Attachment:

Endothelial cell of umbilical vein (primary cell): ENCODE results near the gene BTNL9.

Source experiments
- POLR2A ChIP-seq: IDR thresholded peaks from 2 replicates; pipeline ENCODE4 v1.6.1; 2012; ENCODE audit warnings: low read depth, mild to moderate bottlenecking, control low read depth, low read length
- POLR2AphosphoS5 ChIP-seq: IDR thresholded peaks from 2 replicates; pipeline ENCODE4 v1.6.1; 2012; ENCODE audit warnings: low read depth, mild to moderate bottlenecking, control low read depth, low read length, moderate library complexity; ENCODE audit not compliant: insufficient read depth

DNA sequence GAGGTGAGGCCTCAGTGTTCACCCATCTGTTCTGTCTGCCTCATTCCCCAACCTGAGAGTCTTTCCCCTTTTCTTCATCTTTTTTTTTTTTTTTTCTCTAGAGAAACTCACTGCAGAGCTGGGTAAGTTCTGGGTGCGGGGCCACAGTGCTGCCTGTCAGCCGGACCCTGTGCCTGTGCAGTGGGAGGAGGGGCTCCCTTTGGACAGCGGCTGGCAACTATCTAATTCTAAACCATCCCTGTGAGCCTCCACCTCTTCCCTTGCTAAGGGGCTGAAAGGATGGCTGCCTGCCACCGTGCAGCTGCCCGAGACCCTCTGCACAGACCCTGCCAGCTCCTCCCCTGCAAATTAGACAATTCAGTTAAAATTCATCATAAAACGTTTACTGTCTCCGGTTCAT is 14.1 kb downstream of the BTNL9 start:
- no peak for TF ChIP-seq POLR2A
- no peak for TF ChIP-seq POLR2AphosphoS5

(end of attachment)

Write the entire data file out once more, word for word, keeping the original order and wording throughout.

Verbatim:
Endothelial cell of umbilical vein (primary cell): ENCODE results near the gene BTNL9.

Source experiments
- POLR2A ChIP-seq: IDR thresholded peaks from 2 replicates; pipeline ENCODE4 v1.6.1; 2012; ENCODE audit warnings: low read depth, mild to moderate bottlenecking, control low read depth, low read length
- POLR2AphosphoS5 ChIP-seq: IDR thresholded peaks from 2 replicates; pipeline ENCODE4 v1.6.1; 2012; ENCODE audit warnings: low read depth, mild to moderate bottlenecking, control low read depth, low read length, moderate library complexity; ENCODE audit not compliant: insufficient read depth

DNA sequence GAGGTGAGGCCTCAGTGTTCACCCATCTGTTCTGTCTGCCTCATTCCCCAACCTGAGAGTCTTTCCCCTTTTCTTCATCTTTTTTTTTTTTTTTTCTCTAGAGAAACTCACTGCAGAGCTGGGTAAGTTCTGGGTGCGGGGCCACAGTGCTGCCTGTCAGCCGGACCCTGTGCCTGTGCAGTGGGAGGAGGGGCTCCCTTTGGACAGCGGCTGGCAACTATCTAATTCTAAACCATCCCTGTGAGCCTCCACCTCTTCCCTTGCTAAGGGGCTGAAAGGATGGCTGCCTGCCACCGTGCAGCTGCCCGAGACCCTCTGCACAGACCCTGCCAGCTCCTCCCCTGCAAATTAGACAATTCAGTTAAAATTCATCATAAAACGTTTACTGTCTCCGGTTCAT is 14.1 kb downstream of the BTNL9 start:
- no peak for TF ChIP-seq POLR2A
- no peak for TF ChIP-seq POLR2AphosphoS5